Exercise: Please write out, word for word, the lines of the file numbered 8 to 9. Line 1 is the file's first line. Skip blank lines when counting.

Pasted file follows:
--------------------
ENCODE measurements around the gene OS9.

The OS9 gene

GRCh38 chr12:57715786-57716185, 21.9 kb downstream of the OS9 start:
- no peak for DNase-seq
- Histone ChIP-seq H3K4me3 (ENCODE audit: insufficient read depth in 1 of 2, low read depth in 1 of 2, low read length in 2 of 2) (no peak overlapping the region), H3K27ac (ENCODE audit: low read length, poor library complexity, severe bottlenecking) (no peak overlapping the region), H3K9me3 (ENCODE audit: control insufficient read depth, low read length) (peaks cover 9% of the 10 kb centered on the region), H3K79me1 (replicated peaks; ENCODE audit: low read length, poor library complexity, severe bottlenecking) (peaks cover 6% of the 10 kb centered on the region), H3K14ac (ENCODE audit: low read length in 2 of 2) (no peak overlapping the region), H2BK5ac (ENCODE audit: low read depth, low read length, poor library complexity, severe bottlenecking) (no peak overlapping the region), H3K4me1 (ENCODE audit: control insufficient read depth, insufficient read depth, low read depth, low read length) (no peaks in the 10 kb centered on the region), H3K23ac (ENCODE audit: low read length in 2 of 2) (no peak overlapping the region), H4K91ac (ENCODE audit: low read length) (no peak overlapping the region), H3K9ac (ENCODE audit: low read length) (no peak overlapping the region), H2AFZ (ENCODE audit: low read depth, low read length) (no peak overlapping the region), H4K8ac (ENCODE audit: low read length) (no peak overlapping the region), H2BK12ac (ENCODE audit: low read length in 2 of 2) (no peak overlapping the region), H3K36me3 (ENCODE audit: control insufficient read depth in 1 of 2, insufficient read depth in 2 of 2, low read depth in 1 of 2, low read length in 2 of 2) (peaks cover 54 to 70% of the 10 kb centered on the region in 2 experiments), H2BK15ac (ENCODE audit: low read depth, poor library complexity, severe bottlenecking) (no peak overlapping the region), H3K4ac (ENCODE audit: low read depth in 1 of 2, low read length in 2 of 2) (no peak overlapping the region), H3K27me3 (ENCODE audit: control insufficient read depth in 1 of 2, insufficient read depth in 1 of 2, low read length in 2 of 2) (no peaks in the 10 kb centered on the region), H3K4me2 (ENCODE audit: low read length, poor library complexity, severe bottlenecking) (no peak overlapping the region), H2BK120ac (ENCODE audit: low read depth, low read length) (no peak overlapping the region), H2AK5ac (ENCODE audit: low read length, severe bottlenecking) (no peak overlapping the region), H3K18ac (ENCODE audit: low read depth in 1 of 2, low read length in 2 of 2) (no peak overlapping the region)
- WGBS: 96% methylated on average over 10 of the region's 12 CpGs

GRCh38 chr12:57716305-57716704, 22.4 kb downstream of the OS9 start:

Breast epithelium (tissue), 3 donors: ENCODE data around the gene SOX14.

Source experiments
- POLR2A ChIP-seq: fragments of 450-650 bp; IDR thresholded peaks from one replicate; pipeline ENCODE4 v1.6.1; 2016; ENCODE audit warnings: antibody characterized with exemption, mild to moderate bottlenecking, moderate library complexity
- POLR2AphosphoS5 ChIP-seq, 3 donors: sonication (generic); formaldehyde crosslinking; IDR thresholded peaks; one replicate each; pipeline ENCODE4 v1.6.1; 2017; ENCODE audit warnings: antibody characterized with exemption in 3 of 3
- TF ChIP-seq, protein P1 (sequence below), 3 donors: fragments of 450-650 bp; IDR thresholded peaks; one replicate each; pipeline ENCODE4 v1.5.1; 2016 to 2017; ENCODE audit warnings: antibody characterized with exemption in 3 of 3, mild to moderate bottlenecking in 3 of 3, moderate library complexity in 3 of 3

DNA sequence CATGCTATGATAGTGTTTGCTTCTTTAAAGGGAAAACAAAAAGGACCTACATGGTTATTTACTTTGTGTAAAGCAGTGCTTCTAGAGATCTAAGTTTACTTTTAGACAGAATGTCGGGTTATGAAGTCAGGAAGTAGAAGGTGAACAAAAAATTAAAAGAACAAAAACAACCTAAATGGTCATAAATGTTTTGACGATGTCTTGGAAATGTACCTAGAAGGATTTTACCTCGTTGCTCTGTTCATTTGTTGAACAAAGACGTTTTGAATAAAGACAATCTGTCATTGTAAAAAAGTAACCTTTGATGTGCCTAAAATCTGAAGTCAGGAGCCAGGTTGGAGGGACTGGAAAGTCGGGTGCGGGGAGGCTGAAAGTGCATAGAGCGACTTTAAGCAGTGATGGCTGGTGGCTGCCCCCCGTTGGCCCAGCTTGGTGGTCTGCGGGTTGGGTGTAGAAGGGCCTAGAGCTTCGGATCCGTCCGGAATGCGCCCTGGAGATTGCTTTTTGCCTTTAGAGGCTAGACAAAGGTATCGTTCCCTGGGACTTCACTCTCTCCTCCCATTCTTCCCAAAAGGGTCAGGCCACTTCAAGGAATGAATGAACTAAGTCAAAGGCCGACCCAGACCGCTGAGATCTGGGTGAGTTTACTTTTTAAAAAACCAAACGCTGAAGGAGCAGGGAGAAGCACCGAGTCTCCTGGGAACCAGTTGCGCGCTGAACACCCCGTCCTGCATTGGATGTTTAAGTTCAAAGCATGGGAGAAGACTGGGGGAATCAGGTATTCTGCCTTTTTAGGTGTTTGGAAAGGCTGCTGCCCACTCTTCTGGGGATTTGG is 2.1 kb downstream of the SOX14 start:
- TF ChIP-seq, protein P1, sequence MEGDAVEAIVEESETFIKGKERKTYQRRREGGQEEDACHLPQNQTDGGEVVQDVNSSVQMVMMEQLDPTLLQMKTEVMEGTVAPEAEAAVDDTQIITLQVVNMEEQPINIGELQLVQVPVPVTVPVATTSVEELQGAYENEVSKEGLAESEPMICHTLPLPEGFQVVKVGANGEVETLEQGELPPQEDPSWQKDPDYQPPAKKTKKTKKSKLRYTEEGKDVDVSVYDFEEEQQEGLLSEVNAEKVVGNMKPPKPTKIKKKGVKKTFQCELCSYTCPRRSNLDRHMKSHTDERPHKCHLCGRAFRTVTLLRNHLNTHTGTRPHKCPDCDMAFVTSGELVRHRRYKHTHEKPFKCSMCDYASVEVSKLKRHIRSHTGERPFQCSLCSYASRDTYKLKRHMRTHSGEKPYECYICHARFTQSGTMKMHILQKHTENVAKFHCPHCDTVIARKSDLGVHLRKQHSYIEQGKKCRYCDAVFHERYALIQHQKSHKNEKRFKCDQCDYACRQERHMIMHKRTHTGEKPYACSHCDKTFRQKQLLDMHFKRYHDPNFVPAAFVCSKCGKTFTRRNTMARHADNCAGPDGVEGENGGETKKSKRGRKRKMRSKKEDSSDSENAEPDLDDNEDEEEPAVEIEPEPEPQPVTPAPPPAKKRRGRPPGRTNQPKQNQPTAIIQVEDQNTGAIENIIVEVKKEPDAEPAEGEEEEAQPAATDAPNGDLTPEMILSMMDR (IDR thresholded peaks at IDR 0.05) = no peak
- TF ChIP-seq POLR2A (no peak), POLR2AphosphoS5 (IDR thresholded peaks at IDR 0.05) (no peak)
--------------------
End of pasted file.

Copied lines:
Breast epithelium (tissue), 3 donors: ENCODE data around the gene SOX14.

Source experiments